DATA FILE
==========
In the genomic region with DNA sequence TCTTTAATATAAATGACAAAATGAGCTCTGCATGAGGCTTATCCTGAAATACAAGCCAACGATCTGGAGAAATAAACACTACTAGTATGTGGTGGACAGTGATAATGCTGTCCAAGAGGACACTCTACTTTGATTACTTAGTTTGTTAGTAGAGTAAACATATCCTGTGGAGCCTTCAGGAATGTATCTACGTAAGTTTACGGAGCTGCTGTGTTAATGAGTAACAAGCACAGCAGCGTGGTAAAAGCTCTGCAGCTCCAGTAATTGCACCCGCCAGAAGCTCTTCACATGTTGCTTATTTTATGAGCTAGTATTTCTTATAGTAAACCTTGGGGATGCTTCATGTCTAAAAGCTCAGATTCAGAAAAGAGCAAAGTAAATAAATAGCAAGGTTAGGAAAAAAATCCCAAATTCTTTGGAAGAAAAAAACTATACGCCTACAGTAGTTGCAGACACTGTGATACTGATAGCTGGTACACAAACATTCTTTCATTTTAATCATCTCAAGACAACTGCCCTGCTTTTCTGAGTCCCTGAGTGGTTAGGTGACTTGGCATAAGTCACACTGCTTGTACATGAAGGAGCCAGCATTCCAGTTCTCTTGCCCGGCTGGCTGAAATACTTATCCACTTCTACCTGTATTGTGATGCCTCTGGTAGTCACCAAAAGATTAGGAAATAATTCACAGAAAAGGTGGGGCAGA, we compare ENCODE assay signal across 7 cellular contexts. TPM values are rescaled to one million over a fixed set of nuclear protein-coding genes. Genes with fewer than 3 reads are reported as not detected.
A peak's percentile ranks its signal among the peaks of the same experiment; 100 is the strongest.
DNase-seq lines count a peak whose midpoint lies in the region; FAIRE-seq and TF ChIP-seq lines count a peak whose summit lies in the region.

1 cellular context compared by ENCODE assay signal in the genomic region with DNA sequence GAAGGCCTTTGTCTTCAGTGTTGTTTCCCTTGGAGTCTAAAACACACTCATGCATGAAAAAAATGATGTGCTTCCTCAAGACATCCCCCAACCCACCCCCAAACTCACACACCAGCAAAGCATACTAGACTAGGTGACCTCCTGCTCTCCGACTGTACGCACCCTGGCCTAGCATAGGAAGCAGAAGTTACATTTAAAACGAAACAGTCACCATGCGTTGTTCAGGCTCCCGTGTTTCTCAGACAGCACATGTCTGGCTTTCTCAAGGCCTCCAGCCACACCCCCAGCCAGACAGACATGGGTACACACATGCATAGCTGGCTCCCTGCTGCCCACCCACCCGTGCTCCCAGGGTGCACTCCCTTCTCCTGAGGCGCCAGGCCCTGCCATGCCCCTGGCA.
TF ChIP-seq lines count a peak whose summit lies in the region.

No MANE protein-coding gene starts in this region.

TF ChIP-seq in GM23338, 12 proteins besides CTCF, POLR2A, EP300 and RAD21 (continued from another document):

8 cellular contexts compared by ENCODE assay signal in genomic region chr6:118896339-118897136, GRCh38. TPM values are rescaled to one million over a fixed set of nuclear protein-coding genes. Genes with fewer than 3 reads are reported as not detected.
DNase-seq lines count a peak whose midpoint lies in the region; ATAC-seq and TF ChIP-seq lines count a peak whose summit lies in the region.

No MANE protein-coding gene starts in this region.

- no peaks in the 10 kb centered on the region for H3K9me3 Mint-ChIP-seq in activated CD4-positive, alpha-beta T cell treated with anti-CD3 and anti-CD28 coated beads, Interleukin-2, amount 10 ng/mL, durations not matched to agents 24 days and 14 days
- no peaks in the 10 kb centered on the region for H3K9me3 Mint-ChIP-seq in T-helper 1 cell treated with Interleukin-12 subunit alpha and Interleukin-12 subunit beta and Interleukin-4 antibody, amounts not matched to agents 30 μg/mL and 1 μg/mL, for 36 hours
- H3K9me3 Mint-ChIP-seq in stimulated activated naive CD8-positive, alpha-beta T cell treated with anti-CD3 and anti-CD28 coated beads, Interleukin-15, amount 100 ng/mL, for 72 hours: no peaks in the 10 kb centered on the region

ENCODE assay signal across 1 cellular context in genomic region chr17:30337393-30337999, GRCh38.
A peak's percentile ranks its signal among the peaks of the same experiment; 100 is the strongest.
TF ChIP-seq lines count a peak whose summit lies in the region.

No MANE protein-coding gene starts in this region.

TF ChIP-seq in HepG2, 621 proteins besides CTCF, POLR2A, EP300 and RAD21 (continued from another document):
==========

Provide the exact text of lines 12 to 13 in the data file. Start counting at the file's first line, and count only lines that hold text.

- no peaks in the 10 kb centered on the region for H3K9me3 Mint-ChIP-seq in T-helper 1 cell treated with Interleukin-12 subunit alpha and Interleukin-12 subunit beta and Interleukin-4 antibody, amounts not matched to agents 30 μg/mL and 1 μg/mL, for 36 hours
- H3K9me3 Mint-ChIP-seq in stimulated activated naive CD8-positive, alpha-beta T cell treated with anti-CD3 and anti-CD28 coated beads, Interleukin-15, amount 100 ng/mL, for 72 hours: no peaks in the 10 kb centered on the region